Singleton

I can’t drive 55!

I can’t drive behind slow people in rush-hour traffic!

And unfortunately, I can’t drive in wintry weather!

It is my mortal enemy. It’s what Dr. Doom was to the Fantastic Four, what Professor Moriarty was to Sherlock Holmes and what Ric Flair was to Dusty Rhodes.

When many people see flakes of snow, they think beautiful things like snowmen and hot chocolate. 

When I see flakes of snow, I think of purgatory.

As I was shoveling the six or more inches of snow that landed on my car last week after Winter Storm Uri blasted the area, I remembered learning in one of college classes, the anthropologist Franz Boas found the Inuit had at least 50 words for snow.

Shawn Singleton only knows a few, most of them four-lettered.

As most people know, I grew up in South Carolina, where we don’t see much snow. It happens about as often as Ben Affleck making a watchable movie. 

I’ve dealt with three hurricanes, two floods and what I think was a small earthquake in my lifetime. 

No big deal.

In Florida, we have what’s called the “Rush Hour Rainstorm.” Every other summer day, between about 4 p.m. and 7 p.m., the Orlando area gets a nasty thunderstorm that lasts about an hour to 90 minutes, then disappears and gets back to being hot and humid again.

The locals are used to driving through it. The tourists, on the other hand, aren’t, so we got a good laugh from the multiple-car pileups from what we thought were terrible drivers.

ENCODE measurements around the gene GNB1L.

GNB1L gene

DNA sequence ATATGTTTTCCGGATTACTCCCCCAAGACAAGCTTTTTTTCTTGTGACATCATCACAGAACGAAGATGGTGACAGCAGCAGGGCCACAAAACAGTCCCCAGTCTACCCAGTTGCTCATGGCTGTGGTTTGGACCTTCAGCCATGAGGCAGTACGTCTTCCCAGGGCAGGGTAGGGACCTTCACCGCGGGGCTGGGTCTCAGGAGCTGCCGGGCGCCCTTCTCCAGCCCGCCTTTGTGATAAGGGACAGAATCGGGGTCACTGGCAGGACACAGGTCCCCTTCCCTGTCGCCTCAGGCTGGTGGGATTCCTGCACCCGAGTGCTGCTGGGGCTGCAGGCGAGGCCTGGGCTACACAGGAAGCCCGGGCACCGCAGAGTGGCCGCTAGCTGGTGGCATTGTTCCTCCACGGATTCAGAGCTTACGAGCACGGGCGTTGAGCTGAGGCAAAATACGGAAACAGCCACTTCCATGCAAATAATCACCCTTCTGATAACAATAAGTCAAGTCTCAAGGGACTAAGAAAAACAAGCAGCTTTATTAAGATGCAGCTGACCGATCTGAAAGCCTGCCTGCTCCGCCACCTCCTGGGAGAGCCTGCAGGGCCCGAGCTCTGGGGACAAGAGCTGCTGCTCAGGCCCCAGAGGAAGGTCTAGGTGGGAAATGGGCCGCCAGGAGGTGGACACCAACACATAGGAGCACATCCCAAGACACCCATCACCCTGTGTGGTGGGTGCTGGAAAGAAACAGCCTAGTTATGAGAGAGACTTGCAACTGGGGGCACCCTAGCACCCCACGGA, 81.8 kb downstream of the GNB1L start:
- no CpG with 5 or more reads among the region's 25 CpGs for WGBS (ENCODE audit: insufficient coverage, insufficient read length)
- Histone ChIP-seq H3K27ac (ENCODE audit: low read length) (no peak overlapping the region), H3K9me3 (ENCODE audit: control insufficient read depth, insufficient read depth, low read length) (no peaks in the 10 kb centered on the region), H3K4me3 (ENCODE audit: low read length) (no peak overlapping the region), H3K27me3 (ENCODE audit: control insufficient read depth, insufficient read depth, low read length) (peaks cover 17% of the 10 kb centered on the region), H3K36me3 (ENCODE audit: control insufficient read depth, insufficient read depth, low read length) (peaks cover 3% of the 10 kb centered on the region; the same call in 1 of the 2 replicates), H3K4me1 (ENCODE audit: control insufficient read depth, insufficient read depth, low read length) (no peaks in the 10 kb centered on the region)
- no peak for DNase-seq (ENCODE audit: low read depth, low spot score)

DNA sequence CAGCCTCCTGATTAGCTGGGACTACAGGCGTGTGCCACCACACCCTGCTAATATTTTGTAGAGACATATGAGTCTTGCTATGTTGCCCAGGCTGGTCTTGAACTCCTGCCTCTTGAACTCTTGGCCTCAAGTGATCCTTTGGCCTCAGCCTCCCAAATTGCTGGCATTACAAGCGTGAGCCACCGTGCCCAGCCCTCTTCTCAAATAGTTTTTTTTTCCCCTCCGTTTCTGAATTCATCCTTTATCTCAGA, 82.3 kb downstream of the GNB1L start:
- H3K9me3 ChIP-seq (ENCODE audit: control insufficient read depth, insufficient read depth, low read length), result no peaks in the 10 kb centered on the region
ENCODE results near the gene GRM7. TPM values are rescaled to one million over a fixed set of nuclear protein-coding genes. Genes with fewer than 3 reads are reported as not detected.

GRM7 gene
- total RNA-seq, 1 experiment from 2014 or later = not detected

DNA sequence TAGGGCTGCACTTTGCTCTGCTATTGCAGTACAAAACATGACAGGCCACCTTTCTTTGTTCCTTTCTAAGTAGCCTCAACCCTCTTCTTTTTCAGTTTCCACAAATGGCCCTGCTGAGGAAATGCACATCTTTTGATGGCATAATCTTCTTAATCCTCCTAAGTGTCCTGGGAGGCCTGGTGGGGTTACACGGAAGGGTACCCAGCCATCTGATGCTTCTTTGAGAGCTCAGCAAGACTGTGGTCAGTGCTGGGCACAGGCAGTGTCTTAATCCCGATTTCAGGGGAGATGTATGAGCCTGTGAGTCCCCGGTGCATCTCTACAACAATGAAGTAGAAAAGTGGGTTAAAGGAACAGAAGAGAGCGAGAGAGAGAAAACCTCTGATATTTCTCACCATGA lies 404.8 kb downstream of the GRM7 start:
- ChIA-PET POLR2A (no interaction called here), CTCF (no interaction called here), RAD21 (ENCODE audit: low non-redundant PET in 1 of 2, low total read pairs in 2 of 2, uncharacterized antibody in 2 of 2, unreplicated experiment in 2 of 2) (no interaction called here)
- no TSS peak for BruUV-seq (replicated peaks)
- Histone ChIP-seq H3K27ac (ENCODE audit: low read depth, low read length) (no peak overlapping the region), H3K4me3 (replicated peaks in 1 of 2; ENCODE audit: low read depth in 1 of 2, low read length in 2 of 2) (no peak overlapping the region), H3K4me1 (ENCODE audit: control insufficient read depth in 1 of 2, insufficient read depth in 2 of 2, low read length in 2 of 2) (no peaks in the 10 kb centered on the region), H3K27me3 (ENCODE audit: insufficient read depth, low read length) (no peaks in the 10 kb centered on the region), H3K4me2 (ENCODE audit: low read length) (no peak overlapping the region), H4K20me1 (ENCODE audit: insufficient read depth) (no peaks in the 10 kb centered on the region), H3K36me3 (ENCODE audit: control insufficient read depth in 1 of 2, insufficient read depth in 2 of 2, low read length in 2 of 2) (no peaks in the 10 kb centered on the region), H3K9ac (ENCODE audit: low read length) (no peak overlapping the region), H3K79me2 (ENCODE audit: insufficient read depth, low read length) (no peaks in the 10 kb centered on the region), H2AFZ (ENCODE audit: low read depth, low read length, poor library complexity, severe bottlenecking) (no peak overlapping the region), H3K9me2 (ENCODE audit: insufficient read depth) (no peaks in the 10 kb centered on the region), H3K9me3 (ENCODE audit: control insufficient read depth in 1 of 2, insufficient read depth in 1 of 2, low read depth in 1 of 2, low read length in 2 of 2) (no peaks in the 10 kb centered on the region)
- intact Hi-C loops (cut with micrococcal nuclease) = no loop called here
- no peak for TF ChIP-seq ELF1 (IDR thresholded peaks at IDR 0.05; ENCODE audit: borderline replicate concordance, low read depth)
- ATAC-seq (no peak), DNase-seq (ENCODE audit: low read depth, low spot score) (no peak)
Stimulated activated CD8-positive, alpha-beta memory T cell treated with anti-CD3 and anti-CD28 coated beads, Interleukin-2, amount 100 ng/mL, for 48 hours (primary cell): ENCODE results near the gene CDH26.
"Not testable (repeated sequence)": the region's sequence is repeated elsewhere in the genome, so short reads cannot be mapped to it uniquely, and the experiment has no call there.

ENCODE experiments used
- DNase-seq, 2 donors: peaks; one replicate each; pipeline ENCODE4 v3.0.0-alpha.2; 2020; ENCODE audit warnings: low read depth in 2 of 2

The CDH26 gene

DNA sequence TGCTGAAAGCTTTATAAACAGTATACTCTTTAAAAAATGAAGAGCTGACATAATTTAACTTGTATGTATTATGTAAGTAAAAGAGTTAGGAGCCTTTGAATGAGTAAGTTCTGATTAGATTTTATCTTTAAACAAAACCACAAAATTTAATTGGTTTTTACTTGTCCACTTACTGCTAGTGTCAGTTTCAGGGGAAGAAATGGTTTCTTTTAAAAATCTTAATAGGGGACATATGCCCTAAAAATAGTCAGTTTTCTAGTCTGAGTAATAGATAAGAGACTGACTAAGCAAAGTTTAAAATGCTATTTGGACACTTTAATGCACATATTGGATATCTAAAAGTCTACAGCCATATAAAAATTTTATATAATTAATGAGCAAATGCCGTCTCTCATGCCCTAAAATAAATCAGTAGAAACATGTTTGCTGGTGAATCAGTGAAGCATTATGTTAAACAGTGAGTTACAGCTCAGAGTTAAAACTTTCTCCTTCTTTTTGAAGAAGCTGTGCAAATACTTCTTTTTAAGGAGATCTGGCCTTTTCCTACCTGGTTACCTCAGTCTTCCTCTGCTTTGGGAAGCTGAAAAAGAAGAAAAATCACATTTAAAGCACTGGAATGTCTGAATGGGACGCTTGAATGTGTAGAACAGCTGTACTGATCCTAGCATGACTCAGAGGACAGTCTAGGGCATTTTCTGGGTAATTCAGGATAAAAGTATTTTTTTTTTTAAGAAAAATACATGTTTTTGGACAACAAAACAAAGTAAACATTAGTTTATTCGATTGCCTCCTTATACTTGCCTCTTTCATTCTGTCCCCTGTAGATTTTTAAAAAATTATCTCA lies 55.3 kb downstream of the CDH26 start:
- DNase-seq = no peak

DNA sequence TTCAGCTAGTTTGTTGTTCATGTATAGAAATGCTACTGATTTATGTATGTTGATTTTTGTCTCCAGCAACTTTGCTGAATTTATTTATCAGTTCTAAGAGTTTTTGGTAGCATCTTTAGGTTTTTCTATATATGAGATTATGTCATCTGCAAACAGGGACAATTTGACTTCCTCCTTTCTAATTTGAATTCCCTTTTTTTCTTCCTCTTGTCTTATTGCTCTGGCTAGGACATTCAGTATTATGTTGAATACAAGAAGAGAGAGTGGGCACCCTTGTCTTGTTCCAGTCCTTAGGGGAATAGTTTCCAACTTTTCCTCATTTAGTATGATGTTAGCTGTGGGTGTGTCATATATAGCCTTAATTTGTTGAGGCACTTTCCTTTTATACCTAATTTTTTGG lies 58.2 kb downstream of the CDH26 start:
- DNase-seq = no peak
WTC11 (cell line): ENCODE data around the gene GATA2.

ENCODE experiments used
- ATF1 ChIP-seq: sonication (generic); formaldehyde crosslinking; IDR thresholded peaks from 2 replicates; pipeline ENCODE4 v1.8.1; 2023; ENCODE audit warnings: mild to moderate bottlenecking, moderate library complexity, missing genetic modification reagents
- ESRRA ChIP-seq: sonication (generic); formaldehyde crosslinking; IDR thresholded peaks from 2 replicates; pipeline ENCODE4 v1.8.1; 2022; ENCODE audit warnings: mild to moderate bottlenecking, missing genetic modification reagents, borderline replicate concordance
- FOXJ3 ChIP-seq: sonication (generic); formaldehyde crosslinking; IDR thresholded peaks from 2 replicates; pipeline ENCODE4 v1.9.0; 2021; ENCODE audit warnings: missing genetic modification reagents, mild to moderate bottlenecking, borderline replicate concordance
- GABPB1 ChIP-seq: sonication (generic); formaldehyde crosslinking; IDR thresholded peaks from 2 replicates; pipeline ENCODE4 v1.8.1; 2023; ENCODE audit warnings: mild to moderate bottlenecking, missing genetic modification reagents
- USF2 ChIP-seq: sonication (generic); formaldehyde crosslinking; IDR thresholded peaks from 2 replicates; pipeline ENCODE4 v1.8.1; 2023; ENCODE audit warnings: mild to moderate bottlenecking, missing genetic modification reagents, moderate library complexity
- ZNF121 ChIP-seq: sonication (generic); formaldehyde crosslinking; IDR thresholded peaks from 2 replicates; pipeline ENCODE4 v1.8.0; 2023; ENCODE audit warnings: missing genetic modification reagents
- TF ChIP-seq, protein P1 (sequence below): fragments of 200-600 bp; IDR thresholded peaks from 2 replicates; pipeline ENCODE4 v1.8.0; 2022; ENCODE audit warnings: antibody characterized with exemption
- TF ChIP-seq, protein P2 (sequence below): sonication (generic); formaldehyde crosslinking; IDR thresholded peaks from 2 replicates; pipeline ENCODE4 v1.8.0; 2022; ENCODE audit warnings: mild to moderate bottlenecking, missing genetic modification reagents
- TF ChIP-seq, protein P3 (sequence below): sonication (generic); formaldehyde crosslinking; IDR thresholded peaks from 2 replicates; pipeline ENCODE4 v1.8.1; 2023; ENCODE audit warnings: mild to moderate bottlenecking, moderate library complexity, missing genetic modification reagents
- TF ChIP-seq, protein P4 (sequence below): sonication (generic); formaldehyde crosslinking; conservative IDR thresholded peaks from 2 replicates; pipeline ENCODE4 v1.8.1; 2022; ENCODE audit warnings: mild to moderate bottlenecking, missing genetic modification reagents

(We’re some jerks in Central Florida, aren’t we?)

Snow is Karma’s way of saying “you’re in my house now, (expletive deleted)!” to me, and there is nothing I can do about it, except deal with it and drive through it.

It would be one thing if the roads were taken care of. However, certain spots of my drive to the newsroom, to my chagrin, are not – and I’m not referring to Lincoln County. 

That section of Highway 61 shall remain nameless. All I will say is abandon all hope, ye who enter there!

What gets me the most is how the other cars are able to drive on the same roads that I can’t keep control on. I’m trying to keep from sliding off the road into a ditch full of ice and snow at 45 miles per hour while cars and trucks are flying past me at 60 and faster.

Am I the one driving like a snail, or are they driving recklessly? I have no idea. 

(By the way, “snail” is not what I really want to say, but this is a family column.)

 

When I finally reach my destination, I say prayers to everything and everyone I can pray to for getting me there safely. Unless I forgot to get something I really needed that I can’t do without, that is.

Please tell me there’s a gas station, or a Wal-Mart nearby that doesn’t have too much traffic where the roads are half-decent. 

Of course not! My luck’s never that great!

Do I have any more of those prayers left?

The poet E.E. Cummings once wrote, “the snow doesn’t give a soft white damn whom it touches.”

As long as it stops touching me, we’ll be fine.